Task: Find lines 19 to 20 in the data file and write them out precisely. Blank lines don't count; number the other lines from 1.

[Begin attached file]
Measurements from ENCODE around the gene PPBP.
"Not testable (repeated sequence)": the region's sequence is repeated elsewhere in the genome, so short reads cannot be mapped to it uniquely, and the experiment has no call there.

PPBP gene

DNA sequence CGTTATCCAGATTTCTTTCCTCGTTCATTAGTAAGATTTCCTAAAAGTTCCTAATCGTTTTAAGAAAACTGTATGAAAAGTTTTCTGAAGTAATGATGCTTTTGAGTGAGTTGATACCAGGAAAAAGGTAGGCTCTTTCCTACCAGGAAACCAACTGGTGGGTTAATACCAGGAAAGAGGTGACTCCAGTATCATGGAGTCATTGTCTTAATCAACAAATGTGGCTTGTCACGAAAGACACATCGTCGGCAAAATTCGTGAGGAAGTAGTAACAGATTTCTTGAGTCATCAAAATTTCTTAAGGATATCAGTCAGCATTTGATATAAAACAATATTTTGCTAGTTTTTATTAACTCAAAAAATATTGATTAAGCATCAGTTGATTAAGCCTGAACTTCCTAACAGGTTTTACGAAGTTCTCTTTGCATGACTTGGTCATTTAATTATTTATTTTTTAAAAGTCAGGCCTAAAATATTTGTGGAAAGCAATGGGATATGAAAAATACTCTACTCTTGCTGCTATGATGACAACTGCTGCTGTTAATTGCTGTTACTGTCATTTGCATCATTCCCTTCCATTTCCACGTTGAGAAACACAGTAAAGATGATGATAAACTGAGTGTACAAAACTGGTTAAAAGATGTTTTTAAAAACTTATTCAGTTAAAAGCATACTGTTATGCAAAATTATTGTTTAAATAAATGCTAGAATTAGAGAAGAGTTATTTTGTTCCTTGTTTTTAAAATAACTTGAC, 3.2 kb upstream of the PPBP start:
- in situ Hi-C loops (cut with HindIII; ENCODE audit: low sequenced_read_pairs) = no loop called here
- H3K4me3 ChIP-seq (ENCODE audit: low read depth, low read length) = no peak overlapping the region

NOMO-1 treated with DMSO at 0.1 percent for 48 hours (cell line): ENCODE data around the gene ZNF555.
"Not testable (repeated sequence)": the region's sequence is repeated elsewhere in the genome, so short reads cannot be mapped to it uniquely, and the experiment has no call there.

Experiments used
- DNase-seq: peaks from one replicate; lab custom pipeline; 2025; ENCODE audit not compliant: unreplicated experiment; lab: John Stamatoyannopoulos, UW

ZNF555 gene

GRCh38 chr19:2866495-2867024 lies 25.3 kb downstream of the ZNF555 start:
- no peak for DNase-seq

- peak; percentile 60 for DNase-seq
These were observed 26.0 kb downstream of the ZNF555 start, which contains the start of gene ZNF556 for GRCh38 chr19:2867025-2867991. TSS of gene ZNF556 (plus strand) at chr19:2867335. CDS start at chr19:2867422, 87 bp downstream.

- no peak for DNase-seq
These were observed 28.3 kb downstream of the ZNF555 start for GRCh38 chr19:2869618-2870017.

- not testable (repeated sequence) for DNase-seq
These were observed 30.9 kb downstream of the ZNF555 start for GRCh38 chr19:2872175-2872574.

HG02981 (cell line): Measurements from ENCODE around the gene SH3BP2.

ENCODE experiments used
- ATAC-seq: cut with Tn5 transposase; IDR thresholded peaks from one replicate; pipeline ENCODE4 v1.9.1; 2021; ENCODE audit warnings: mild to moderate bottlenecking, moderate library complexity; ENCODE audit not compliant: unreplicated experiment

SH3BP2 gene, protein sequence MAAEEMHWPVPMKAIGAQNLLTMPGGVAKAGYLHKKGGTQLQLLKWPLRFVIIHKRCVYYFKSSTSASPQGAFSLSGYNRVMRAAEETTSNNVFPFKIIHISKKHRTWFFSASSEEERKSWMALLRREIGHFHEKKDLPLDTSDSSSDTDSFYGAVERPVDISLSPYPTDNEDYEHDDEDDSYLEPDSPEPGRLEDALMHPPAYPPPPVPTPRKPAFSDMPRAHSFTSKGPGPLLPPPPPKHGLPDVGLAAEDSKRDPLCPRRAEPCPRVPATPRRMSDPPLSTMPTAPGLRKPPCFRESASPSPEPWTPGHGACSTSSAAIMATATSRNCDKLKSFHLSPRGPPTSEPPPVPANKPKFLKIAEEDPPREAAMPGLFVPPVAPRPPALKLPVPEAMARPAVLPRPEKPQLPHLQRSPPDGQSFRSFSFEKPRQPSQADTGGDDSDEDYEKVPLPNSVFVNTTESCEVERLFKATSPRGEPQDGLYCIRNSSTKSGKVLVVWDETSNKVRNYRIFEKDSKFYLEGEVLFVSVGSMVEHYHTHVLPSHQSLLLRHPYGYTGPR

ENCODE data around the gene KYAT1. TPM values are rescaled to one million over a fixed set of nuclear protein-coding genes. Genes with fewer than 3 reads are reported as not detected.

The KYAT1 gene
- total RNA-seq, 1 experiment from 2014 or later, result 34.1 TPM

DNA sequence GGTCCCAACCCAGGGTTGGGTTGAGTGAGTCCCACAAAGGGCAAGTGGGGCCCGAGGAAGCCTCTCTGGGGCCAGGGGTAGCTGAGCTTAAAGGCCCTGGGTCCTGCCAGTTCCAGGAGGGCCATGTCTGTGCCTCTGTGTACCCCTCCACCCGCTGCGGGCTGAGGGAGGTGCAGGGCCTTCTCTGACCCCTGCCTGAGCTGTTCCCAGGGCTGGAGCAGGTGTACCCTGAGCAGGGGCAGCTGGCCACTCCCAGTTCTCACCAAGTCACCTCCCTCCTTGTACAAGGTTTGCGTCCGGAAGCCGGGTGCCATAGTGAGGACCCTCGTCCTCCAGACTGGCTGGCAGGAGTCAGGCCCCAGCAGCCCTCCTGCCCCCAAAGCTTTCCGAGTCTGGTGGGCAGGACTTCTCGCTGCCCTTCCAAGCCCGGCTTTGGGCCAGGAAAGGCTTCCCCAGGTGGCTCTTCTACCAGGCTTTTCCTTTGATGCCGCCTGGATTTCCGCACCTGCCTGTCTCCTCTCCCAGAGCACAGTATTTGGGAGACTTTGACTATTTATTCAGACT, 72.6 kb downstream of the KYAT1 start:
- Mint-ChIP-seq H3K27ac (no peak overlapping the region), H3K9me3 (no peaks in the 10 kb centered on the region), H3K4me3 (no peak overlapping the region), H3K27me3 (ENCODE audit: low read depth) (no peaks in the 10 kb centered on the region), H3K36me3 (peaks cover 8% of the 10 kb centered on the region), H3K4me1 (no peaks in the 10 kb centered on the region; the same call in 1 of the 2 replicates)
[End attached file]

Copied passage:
These were observed 30.9 kb downstream of the ZNF555 start for GRCh38 chr19:2872175-2872574.

HG02981 (cell line): Measurements from ENCODE around the gene SH3BP2.